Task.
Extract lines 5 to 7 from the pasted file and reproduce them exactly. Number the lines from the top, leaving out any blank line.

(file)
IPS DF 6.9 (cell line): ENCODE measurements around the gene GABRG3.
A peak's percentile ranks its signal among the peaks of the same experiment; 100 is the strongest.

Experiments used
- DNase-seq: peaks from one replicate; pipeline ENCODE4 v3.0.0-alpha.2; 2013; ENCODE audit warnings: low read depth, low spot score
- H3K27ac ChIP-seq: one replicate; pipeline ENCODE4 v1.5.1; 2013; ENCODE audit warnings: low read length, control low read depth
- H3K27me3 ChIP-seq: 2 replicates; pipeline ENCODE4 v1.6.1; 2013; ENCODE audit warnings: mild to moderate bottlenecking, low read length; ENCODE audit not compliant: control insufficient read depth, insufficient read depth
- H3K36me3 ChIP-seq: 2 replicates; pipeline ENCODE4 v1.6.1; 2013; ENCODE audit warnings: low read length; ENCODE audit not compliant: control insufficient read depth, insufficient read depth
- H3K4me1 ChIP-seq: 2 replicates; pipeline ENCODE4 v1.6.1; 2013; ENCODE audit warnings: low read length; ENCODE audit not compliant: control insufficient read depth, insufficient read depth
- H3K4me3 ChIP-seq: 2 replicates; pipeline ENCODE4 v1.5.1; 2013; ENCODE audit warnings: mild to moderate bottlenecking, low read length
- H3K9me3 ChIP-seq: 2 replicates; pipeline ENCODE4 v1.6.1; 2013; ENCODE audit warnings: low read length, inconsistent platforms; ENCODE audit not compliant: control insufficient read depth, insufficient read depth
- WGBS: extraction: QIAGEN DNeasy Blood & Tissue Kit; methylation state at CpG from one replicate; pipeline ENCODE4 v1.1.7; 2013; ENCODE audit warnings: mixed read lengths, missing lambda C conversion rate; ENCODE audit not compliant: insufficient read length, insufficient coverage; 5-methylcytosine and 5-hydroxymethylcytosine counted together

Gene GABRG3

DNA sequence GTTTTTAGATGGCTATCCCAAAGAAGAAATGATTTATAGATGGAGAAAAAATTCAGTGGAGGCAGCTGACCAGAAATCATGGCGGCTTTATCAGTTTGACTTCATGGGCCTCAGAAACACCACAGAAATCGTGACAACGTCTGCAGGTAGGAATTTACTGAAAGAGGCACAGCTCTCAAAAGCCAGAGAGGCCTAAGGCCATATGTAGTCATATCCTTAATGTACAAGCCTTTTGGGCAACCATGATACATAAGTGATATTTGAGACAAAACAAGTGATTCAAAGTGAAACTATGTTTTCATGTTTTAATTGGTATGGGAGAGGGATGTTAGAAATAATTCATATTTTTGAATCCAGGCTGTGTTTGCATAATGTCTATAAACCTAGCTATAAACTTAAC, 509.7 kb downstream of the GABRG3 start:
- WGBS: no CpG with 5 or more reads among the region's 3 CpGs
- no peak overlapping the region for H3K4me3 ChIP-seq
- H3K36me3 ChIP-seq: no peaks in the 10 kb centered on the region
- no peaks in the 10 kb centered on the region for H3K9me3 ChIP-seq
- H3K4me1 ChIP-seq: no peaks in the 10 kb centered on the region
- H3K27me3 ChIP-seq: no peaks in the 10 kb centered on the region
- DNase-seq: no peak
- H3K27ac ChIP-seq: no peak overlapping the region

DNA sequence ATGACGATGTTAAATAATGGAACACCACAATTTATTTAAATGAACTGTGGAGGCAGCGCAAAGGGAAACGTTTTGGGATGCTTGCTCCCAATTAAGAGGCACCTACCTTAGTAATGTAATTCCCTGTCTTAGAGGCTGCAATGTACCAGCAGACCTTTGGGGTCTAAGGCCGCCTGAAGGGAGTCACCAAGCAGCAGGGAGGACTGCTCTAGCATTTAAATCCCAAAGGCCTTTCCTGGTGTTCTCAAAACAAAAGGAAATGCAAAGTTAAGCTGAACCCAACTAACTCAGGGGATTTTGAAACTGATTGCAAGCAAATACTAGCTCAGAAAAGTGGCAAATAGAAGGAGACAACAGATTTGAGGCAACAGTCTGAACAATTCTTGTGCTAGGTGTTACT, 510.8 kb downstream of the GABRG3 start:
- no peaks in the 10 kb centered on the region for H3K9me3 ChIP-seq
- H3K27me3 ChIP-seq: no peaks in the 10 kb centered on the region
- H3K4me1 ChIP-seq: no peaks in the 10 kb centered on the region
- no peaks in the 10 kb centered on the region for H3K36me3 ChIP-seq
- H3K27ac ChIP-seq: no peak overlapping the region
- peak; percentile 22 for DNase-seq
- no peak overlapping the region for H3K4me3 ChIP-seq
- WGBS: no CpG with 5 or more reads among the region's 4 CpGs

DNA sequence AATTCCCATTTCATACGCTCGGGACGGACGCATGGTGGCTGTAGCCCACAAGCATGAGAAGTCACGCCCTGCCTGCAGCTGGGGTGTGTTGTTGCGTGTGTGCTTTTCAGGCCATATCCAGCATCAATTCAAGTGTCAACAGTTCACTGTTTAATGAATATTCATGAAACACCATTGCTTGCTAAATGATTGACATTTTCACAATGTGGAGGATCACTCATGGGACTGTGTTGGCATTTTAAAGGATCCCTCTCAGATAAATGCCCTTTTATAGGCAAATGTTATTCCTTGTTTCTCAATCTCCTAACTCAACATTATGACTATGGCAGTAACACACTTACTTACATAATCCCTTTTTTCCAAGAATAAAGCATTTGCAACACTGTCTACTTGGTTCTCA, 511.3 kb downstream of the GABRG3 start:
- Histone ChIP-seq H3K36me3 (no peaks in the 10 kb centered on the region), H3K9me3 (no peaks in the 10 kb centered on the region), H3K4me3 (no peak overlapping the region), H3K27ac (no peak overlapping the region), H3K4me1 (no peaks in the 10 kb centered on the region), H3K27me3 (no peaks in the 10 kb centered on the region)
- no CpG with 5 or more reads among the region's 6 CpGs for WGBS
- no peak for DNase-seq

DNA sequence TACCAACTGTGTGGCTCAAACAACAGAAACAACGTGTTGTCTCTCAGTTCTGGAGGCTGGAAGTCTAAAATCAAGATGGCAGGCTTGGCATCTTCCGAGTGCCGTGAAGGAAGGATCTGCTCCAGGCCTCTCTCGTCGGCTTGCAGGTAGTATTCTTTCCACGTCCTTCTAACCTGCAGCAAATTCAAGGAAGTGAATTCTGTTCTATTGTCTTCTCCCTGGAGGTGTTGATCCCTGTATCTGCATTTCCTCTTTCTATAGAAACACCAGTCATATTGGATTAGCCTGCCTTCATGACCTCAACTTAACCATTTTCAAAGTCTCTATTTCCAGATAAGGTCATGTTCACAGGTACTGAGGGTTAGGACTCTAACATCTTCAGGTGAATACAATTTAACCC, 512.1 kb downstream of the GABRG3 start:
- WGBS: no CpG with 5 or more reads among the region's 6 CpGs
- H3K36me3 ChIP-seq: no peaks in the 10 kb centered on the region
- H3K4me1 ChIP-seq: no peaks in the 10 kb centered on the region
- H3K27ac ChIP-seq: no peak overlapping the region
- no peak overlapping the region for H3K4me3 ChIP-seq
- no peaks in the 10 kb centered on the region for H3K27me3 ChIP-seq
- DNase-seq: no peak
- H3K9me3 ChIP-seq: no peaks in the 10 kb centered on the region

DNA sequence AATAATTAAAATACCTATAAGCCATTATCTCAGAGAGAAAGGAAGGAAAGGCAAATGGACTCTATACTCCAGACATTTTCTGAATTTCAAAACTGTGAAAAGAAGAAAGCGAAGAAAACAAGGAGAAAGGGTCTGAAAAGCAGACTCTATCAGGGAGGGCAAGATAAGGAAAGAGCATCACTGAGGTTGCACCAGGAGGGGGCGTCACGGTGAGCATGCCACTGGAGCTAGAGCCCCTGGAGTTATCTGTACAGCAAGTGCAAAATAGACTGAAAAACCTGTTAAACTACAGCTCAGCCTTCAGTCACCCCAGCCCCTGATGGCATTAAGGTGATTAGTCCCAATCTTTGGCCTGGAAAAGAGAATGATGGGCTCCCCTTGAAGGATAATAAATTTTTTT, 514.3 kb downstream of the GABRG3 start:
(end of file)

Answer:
- H3K27ac ChIP-seq: one replicate; pipeline ENCODE4 v1.5.1; 2013; ENCODE audit warnings: low read length, control low read depth
- H3K27me3 ChIP-seq: 2 replicates; pipeline ENCODE4 v1.6.1; 2013; ENCODE audit warnings: mild to moderate bottlenecking, low read length; ENCODE audit not compliant: control insufficient read depth, insufficient read depth
- H3K36me3 ChIP-seq: 2 replicates; pipeline ENCODE4 v1.6.1; 2013; ENCODE audit warnings: low read length; ENCODE audit not compliant: control insufficient read depth, insufficient read depth